While I had pegged Dan Giese as the likely man designated for assignment, the Yanks had other ideas in mind. The AP reports that Chase Wright has been designated for assignment to make room for Andy Pettitte. Wright, 26, is a lefty famous for giving up back-to-back-to-back-to-back home runs against the Red Sox in 2007 when he was rushed into an emergency start. As a young lefty with a good MiLB ERA but mediocre peripherals, I doubt he’ll clear waivers. I guess the Yanks like Giese as a potential long man instead. (Hat tip to MLBTR.)
While Joe Torre and Scott Proctor will no longer be joined together in bullpen bliss, the former Yankee has latched on with another team. He has reportedly signed a one-year deal with the Marlins worth up to $1 million. I, like Torre, always had a soft spot for Proctor. Hopefully, he can overcome his elbow troubles and have a good year in Miami.
A few hours after stealing a big fish away from Boston, the Yanks nabbed themselves a little fish too. MLB Trade Rumors points to a Joel Sherman report noting that the Yanks signed Kevin Cash to a Minor League deal worth around $700,000. Cash will play the role of Chad Moeller next season, serving as the AAA catcher and third-string Major League catcher in case Jorge Posada or Jose Molina goes down. Unlike Mark Teixeira, though, Kevin Cash isn’t very good, and Boston won’t really miss this one.
According to conflicting reports, the Yankees and Brewers have either agreed or are very close to agreeing on a trade that would send Melky Cabrera to the Brewers and Mike Cameron and his $10 million contract to the Yanks. Bill Hall may or may not be involved. More in a minute.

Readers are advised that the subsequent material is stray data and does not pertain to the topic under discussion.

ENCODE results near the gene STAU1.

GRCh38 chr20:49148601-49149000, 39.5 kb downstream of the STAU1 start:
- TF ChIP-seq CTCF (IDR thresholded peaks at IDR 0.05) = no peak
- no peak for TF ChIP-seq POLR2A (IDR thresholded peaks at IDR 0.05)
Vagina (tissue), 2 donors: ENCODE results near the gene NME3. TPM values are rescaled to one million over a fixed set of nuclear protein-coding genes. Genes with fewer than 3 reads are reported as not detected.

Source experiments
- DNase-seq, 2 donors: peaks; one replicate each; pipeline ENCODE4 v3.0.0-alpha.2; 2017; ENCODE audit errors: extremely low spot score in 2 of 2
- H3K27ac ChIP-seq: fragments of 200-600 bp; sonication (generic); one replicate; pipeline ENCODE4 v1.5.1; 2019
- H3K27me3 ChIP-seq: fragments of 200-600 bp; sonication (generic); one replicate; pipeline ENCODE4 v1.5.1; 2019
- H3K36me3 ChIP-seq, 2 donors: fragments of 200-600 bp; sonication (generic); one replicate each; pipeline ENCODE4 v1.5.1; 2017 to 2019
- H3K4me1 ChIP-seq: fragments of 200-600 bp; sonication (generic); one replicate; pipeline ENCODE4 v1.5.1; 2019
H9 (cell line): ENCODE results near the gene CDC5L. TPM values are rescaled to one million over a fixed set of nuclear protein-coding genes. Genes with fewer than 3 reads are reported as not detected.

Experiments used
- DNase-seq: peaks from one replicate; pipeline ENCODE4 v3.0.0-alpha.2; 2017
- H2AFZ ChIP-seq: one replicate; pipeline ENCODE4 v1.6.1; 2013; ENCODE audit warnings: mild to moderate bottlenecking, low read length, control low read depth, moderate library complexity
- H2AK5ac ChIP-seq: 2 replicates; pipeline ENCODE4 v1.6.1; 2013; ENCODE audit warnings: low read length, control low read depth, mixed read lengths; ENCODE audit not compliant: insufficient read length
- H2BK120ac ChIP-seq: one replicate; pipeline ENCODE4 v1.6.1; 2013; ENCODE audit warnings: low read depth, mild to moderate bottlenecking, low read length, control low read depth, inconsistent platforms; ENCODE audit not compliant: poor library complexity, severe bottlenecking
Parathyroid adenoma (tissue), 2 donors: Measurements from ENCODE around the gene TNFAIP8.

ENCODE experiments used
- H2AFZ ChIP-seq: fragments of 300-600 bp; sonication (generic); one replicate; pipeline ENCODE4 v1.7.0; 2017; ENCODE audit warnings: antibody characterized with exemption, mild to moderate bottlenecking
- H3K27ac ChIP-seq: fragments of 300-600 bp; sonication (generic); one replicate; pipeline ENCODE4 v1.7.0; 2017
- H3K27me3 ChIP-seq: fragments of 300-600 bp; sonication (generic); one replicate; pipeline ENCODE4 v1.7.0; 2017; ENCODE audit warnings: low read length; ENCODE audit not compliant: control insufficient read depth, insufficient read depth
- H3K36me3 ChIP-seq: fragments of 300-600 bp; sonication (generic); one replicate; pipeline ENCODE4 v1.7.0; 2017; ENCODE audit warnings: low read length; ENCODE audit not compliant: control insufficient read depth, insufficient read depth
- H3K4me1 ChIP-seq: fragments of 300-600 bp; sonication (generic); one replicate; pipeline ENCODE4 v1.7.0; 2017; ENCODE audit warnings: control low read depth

Update By Joe (10:32 a.m. EST): Dan Graziano says that the Yankees could include a pitching prospect, though it won’t be Ian Kennedy. The Haudricourt piece says that both teams are willing to explore Bill Hall, whom we do not like. The Brewers aren’t just going to give him away, though, and I don’t think he’s worth surrendering anything of value. If you want another utility guy, sign Nick Punto.
Joel Sherman says that the pitching prospect will depend on how much of Cameron’s $10 million salary Milwaukee is willing to absorb.
To anyone. Seriously. They won’t be getting any compensation draft picks for Bobby Abreu, Andy Pettitte, and/or Pudge Rodriguez. PeteAbe says it came down to economics. The Yanks can not loose the comp picks they received for not signing Gerrit Cole and Scott Bittle, so at worst they’ll have two of the top 76 picks after signing some free agents.